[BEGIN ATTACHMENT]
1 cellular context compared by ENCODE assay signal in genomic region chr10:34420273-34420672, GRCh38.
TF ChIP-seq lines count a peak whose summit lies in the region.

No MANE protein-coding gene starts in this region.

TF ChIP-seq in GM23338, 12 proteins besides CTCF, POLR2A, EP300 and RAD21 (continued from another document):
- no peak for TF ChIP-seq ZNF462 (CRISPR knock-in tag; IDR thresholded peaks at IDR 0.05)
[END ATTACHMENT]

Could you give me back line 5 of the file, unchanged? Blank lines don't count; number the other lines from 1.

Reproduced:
- no peak for TF ChIP-seq ZNF462 (CRISPR knock-in tag; IDR thresholded peaks at IDR 0.05)